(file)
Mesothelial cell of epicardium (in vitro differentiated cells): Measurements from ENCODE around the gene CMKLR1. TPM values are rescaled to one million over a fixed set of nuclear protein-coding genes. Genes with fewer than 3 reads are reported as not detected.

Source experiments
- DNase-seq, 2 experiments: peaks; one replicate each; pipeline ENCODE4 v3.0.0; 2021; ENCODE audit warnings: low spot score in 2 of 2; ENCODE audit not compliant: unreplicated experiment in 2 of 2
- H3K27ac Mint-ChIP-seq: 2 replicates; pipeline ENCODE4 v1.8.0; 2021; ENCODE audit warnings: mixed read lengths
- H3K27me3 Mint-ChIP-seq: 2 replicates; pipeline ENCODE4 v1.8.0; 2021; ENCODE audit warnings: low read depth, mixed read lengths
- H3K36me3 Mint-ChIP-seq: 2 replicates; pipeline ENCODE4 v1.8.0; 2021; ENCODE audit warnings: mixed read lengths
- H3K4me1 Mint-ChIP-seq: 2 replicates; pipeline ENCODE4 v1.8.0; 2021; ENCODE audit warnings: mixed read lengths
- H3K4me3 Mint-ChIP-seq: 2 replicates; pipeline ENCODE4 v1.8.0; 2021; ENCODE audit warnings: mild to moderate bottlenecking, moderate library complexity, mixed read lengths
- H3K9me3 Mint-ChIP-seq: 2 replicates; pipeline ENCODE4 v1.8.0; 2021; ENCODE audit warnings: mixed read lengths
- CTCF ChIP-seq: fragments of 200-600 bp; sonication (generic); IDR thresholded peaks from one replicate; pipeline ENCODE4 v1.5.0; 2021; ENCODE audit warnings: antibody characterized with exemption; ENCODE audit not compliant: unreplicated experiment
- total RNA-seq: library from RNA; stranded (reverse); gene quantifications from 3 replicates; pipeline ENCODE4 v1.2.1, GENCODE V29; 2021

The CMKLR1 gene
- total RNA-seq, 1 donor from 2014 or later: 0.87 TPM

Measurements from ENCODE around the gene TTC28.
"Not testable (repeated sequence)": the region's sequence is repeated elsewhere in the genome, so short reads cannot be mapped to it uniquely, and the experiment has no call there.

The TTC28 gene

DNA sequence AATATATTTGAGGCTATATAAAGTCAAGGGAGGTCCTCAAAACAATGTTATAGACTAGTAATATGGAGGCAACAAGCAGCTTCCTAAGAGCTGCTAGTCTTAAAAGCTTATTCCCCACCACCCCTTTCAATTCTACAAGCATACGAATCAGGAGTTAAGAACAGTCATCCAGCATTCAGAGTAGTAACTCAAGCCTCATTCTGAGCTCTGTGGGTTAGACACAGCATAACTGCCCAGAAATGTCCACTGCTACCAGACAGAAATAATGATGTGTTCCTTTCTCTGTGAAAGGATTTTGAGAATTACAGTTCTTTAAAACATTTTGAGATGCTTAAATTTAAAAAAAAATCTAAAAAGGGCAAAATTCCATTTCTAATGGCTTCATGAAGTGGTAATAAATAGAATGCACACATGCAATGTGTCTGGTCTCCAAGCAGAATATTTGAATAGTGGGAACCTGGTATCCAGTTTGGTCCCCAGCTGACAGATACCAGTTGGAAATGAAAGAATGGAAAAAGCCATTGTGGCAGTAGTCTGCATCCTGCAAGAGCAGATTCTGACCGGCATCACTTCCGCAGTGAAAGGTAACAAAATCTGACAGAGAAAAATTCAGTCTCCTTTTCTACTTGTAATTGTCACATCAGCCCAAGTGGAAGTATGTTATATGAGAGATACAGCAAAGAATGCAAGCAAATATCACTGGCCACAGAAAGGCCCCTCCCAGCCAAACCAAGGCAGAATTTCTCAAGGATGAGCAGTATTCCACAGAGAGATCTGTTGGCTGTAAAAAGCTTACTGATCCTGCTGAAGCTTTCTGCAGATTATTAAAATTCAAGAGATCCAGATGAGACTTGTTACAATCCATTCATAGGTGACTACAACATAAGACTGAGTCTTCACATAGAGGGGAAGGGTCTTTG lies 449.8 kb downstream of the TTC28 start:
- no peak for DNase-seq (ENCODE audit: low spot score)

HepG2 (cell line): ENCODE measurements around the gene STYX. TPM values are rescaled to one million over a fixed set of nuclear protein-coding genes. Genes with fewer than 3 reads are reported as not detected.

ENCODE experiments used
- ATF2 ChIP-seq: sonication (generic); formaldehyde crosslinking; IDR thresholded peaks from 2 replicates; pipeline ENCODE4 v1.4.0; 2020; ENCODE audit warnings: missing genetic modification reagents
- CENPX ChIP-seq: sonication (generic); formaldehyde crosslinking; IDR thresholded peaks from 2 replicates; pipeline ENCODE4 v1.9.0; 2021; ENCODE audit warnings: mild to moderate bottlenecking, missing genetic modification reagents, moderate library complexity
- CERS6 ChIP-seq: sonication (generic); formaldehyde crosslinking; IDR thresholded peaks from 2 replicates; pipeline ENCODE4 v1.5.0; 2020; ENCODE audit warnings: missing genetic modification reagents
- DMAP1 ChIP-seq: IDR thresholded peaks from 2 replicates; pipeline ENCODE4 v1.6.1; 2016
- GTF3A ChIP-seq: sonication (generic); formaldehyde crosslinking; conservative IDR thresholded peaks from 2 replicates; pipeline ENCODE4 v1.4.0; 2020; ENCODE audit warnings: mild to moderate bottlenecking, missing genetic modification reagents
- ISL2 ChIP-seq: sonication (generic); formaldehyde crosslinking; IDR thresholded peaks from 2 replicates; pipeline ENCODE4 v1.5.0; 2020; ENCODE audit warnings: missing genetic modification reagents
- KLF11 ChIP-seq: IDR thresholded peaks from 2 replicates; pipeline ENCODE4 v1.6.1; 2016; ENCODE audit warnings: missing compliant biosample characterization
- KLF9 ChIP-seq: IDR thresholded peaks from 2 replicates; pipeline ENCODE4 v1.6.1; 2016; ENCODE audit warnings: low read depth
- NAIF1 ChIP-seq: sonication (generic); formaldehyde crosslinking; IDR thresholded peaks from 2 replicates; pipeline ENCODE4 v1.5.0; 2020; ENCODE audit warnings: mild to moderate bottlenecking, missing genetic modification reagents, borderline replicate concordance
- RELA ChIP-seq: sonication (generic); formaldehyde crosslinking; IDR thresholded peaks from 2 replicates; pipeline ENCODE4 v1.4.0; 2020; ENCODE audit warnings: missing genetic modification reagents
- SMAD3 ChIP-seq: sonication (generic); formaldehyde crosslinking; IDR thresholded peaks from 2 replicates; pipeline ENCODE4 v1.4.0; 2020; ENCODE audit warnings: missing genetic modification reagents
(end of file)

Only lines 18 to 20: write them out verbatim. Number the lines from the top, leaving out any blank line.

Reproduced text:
- no peak for DNase-seq (ENCODE audit: low spot score)

HepG2 (cell line): ENCODE measurements around the gene STYX. TPM values are rescaled to one million over a fixed set of nuclear protein-coding genes. Genes with fewer than 3 reads are reported as not detected.

ENCODE experiments used